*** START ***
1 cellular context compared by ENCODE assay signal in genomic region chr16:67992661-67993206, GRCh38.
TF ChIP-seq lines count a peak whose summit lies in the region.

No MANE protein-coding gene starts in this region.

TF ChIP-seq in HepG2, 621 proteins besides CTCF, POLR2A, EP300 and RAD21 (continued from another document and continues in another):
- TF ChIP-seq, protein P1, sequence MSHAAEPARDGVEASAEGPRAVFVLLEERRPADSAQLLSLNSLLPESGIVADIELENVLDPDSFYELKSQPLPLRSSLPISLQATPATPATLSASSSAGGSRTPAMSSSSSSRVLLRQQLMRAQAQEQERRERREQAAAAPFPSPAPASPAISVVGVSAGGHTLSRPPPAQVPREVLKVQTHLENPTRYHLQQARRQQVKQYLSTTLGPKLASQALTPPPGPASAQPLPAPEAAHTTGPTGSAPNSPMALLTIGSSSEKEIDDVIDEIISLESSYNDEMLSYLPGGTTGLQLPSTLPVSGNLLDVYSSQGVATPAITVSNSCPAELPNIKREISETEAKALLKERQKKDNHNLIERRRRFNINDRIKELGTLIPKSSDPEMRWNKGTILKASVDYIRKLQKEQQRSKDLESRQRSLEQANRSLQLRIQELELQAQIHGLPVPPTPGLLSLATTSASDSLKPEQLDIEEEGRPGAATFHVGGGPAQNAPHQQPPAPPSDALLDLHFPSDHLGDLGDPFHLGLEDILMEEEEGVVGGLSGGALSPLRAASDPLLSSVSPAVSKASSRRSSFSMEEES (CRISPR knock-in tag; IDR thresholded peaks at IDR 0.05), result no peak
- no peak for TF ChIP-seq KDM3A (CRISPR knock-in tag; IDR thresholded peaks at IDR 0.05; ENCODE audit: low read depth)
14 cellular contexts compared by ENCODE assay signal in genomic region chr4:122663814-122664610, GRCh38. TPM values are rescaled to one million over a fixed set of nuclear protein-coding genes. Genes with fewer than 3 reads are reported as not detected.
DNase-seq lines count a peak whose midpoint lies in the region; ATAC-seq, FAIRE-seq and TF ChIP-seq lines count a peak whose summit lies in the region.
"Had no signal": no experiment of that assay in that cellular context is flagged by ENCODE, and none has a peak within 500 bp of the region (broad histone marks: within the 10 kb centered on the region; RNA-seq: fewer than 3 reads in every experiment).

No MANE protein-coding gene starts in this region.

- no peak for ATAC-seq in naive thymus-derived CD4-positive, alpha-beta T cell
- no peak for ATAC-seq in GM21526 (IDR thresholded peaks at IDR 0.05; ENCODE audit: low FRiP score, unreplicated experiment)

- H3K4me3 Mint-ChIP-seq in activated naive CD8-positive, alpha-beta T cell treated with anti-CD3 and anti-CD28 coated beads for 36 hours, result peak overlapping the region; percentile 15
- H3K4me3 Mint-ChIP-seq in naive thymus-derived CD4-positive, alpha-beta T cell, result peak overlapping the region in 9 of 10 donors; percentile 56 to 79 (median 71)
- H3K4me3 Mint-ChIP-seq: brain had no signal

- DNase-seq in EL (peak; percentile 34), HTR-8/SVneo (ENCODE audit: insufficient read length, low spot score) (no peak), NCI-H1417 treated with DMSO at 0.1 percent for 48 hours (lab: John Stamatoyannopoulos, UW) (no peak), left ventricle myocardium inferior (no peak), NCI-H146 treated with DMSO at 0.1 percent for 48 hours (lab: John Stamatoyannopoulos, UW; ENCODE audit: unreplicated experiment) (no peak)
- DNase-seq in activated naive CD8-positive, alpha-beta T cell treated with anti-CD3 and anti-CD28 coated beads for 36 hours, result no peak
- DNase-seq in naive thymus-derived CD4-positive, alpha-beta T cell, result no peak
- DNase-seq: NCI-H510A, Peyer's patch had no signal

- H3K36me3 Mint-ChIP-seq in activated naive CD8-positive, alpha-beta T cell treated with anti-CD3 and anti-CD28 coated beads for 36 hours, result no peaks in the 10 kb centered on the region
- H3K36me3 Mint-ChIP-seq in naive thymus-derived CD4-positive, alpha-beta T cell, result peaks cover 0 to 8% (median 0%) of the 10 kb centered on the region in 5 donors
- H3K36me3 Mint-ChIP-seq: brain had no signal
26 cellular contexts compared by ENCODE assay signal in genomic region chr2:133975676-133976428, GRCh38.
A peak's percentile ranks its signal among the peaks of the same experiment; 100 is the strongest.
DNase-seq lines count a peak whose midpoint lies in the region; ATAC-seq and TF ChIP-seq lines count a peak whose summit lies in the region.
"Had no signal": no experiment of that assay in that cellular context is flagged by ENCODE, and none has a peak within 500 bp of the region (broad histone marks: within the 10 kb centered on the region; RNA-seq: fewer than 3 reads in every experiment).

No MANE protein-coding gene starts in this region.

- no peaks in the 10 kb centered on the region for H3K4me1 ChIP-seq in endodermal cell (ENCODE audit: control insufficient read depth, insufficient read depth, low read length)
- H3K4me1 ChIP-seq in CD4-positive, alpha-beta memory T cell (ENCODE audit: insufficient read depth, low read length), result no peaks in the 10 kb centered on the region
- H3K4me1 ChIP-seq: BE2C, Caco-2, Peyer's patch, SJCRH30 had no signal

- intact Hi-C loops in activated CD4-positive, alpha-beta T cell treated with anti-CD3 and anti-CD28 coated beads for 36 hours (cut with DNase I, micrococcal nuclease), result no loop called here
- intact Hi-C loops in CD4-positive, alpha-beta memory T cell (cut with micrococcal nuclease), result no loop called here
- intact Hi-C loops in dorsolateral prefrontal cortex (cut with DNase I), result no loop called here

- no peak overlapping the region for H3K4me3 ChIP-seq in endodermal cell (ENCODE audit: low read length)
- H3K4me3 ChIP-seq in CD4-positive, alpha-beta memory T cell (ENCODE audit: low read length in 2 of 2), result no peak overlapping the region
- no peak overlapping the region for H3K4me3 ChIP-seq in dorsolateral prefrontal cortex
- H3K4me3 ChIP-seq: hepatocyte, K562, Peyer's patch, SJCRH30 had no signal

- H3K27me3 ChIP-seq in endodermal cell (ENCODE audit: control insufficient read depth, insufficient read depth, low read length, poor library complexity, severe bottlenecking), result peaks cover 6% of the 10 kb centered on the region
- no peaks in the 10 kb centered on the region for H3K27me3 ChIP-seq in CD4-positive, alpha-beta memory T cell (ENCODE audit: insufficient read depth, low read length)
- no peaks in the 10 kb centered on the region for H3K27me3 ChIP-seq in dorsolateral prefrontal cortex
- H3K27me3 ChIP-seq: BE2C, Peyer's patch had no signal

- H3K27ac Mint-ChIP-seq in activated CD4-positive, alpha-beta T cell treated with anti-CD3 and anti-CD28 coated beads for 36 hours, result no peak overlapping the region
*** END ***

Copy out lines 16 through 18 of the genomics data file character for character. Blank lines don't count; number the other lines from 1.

- DNase-seq in EL (peak; percentile 34), HTR-8/SVneo (ENCODE audit: insufficient read length, low spot score) (no peak), NCI-H1417 treated with DMSO at 0.1 percent for 48 hours (lab: John Stamatoyannopoulos, UW) (no peak), left ventricle myocardium inferior (no peak), NCI-H146 treated with DMSO at 0.1 percent for 48 hours (lab: John Stamatoyannopoulos, UW; ENCODE audit: unreplicated experiment) (no peak)
- DNase-seq in activated naive CD8-positive, alpha-beta T cell treated with anti-CD3 and anti-CD28 coated beads for 36 hours, result no peak
- DNase-seq in naive thymus-derived CD4-positive, alpha-beta T cell, result no peak